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Foothills group calls for meeting on reforms

In August, I wrote an open letter warning that the Foothills Community Association HOA was in trouble.


Now I am pleased to announce that the team of concerned homeowners with whom I am working is ready to launch its campaign to reform the FCA.


We will hold an open meeting in the Multipurpose Room at the Pecos Community Center, 17010 S. 48th Street, at 7 p.m. Thursday, Oct. 17.


We will discuss our five-point reform package, and we will begin our drive to collect signatures on a petition that will compel the Board to put our reforms up for an open vote.


I will describe these reforms briefly below, and much more information about them and other issues are on our website: https://www.thefoothillsinfo.com.

There are many serious issues facing the FCA, and we will need a serious Board to deal with them. I have addressed some previously, such as its procurement policy. Here are a few other examples:

  • Properly addressing the 14th Way and Dry Creek Road problem could be quite expensive, but it needs to be done.

  • Some homeowners are having problems with exterior walls. The FCA cannot simply tell them that they must pay the entire cost of repairs.

  • The landscaping has deteriorated in many areas and needs to be restored.

  • The Foothills Golf Club is in financial trouble, as evidenced by its overdue property taxes. The board already is not enforcing the existing agreement for management of lakes. We have no idea how much this may be costing the FCA. And there has been no discussion of how the Board would cope if the Golf Club suffers that same fate as the Ahwatukee Lakes Golf Course.

  • There are serious problems with numerous electrical hazards on the FCA property. At the July meeting, the board president repeatedly tried to cut off a homeowner who was describing the various electrical safety hazards in a presentation. The president was shouted down by the interested audience several times so the homeowner could finish.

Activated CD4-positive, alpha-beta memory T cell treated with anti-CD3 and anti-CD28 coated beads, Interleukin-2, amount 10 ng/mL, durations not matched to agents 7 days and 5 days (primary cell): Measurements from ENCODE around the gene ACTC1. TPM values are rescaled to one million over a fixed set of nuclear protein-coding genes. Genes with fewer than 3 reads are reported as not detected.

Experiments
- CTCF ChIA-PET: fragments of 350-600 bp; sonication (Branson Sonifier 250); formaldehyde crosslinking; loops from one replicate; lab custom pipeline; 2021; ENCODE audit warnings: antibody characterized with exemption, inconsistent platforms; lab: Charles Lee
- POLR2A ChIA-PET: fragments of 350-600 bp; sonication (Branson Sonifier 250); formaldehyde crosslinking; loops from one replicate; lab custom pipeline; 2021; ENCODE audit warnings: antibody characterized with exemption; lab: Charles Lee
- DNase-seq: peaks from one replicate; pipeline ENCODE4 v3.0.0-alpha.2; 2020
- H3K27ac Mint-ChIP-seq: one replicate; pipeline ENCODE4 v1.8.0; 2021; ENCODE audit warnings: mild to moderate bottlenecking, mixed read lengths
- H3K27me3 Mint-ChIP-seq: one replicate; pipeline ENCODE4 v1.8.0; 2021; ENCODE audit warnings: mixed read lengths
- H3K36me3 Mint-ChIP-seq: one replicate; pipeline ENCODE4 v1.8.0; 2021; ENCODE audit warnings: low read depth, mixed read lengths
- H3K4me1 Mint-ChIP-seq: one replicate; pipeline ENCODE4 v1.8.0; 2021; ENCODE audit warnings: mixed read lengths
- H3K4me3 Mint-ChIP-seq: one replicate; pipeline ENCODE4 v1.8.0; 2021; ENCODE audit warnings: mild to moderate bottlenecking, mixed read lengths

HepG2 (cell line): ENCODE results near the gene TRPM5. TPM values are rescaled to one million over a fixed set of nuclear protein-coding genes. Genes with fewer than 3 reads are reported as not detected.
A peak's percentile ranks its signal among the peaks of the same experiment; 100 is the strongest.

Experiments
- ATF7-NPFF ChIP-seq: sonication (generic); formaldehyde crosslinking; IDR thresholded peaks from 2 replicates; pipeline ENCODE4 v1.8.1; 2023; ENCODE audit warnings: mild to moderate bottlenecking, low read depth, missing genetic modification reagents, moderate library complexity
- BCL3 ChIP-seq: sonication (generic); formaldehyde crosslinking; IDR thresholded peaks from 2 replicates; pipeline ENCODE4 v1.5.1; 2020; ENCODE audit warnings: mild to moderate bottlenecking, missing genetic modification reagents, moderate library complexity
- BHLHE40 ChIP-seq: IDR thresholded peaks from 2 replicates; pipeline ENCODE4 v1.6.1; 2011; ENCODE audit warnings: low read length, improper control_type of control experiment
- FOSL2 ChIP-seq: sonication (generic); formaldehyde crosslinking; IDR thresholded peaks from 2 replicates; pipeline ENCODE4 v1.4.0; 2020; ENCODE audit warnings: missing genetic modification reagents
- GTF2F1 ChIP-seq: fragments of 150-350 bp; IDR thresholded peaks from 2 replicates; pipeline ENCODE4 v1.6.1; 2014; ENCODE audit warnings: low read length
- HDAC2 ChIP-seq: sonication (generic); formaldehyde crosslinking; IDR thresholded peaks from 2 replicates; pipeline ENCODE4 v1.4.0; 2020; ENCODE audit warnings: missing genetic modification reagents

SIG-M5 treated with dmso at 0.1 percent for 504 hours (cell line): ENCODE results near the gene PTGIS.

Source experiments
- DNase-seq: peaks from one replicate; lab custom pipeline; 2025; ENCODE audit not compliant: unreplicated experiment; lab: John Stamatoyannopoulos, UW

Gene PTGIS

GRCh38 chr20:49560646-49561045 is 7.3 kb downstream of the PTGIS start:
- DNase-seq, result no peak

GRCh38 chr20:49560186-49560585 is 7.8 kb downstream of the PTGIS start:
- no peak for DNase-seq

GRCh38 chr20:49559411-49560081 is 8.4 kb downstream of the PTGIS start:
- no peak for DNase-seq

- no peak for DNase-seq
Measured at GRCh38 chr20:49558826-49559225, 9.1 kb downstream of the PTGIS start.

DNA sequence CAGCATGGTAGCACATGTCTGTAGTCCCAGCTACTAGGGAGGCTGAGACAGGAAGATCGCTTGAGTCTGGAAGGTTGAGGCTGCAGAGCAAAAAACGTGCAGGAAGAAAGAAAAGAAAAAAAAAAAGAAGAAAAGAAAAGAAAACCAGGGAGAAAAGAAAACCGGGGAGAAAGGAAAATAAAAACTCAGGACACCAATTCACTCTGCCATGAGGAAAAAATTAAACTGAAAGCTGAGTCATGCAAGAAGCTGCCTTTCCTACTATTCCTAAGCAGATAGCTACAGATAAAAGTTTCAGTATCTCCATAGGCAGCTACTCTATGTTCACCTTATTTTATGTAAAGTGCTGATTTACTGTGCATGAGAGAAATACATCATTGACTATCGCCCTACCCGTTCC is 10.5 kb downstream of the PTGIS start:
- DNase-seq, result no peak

We have developed a package of five reforms to the FCA’s bylaws which will address key immediate problems and lay the groundwork for addressing these looming problems:

  • Implementing a procurement policy that conforms to industry best practices standards

  • Implementing an election policy that ensures free and fair elections

  • Implementing electronic voting

  • Updating the FCA’s very outdated Bylaws

  • Establishing term limits

Over the past several months, we have seen the effect of homeowner pressure. First, we compelled the Board to reverse its position on the requirements for bylaws amendments, thus making our reform package viable.


We have now pushed the Board into producing a procurement policy (which falls short of what is needed, but it is at least a start), exploring electronic voting, and agreeing to have a vote on term limits.


This leaves only two items on our reform package about which the Board has not taken some position: a proper election policy and updating the Bylaws. These both should be non-controversial.


We are pushing forward with our reform package so that these reforms will be memorialized in the bylaws (so there can be no backtracking) and so that they will be in place for the April 2020 election.


We invite all FCA members to our public meeting on October 17. This includes both homeowner and corporate members. Working together, we can take these first crucial steps to fix our HOA.


David Randolph

Reprinted from the October 9 edition of the Ahwatukee Foothills News

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